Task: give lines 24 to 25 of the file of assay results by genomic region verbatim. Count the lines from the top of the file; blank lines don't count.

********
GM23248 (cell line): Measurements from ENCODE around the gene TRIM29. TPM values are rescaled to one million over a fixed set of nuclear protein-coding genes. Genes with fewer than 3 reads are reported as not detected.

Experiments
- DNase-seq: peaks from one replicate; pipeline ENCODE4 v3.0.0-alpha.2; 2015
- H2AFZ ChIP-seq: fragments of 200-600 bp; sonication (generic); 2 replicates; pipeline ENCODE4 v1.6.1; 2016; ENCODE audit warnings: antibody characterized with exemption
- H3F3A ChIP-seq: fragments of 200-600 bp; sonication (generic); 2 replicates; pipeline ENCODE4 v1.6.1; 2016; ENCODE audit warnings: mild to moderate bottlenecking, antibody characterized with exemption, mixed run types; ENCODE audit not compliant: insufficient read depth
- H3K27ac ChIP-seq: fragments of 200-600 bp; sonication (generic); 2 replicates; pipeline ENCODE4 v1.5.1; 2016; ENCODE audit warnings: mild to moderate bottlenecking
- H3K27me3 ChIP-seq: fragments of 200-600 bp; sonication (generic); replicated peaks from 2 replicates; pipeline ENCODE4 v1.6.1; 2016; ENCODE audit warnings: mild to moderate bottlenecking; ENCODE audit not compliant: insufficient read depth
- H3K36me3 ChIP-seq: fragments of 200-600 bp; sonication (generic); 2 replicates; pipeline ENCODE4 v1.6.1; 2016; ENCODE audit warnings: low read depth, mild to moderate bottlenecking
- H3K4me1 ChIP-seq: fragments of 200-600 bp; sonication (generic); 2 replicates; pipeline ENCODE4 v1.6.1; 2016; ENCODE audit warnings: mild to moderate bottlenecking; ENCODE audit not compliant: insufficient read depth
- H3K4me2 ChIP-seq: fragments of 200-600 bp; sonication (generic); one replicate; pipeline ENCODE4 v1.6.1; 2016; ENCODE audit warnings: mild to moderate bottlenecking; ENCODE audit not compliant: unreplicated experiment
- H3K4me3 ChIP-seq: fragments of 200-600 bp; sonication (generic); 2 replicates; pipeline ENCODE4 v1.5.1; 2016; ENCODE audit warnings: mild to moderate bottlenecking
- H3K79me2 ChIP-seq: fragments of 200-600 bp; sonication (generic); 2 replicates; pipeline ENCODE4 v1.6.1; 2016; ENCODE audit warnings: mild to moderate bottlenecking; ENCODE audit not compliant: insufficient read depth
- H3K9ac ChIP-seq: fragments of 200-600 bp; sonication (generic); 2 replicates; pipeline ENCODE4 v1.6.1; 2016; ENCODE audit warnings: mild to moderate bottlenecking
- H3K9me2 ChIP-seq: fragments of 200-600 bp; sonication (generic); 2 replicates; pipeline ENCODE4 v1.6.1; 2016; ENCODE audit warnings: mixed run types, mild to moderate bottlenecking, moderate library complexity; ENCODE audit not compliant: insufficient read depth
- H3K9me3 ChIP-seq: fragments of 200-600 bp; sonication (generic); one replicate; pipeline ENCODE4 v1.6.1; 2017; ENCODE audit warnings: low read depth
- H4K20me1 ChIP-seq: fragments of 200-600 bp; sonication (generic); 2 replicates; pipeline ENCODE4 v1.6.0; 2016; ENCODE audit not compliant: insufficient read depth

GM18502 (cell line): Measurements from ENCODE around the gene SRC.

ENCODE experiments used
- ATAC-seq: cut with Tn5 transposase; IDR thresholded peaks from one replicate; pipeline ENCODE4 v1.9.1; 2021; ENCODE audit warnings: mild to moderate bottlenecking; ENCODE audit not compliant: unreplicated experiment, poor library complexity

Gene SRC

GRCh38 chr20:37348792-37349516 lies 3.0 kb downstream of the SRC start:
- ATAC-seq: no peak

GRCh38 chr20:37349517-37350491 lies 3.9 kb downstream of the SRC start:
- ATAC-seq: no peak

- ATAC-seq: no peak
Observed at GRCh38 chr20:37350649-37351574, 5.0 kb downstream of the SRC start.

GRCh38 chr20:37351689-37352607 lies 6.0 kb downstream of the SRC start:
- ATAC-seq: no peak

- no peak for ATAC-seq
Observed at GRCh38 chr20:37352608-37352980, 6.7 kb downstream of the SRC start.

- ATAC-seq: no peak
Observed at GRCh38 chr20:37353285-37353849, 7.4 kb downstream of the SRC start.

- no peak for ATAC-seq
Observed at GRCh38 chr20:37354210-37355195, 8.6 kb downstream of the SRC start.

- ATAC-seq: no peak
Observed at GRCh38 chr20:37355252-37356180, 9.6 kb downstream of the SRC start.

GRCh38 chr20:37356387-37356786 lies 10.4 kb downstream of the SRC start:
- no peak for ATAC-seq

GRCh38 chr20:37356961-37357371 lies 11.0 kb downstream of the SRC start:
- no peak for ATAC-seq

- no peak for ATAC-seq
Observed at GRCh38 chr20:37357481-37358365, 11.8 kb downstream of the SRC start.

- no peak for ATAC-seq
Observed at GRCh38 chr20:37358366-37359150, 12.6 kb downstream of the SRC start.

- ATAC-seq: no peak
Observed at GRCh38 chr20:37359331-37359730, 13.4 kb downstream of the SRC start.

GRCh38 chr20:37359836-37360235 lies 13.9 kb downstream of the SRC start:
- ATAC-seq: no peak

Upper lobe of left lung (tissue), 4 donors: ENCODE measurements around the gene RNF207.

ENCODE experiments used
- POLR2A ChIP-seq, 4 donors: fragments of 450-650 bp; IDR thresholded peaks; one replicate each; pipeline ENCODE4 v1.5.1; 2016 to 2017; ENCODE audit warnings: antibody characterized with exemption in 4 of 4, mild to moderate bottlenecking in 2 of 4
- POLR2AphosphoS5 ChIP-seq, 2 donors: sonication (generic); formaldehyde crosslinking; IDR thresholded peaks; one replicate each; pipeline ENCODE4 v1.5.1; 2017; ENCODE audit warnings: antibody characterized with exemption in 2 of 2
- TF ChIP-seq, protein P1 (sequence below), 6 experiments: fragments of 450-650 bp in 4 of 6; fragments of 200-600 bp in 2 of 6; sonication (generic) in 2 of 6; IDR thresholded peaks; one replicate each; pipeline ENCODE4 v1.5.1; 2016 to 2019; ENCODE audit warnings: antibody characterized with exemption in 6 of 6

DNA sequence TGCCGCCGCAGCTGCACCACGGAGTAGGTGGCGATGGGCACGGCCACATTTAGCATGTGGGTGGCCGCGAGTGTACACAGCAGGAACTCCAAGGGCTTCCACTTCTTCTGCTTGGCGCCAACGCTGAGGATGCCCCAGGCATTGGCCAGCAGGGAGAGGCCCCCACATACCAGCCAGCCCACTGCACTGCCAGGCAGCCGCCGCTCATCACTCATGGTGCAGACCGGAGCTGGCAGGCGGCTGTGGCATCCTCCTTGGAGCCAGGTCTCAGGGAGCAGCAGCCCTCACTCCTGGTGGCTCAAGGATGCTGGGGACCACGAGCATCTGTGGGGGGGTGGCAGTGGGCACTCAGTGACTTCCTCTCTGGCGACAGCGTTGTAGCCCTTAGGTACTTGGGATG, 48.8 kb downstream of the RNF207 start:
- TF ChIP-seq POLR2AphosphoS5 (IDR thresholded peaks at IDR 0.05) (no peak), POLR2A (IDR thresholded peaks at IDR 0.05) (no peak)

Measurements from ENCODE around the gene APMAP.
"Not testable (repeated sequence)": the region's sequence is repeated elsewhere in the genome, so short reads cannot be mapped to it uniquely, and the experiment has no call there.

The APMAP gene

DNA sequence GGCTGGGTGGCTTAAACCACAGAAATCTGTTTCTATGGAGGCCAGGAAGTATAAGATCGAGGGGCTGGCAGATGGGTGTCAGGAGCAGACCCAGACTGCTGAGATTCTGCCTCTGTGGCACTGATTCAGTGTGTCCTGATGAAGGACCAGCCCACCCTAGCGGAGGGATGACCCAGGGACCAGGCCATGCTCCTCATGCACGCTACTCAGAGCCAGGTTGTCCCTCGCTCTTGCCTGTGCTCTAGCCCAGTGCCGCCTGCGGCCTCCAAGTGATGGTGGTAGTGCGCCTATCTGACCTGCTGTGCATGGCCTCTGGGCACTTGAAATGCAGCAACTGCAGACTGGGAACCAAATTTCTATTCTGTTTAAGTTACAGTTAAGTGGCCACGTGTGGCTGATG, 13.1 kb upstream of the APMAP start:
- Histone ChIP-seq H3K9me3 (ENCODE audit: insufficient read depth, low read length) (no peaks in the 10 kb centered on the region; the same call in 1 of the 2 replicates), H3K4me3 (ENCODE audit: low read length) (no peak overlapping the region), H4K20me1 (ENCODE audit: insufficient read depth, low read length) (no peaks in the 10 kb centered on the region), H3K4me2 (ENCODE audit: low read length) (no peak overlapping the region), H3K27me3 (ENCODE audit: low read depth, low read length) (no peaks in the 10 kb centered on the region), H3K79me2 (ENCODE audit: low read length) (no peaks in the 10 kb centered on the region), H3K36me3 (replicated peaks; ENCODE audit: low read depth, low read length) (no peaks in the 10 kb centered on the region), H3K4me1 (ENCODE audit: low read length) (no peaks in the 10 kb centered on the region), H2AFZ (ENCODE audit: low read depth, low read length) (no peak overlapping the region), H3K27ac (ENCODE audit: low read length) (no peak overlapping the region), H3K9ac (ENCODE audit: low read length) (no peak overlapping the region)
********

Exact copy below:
- ATAC-seq: no peak

- ATAC-seq: no peak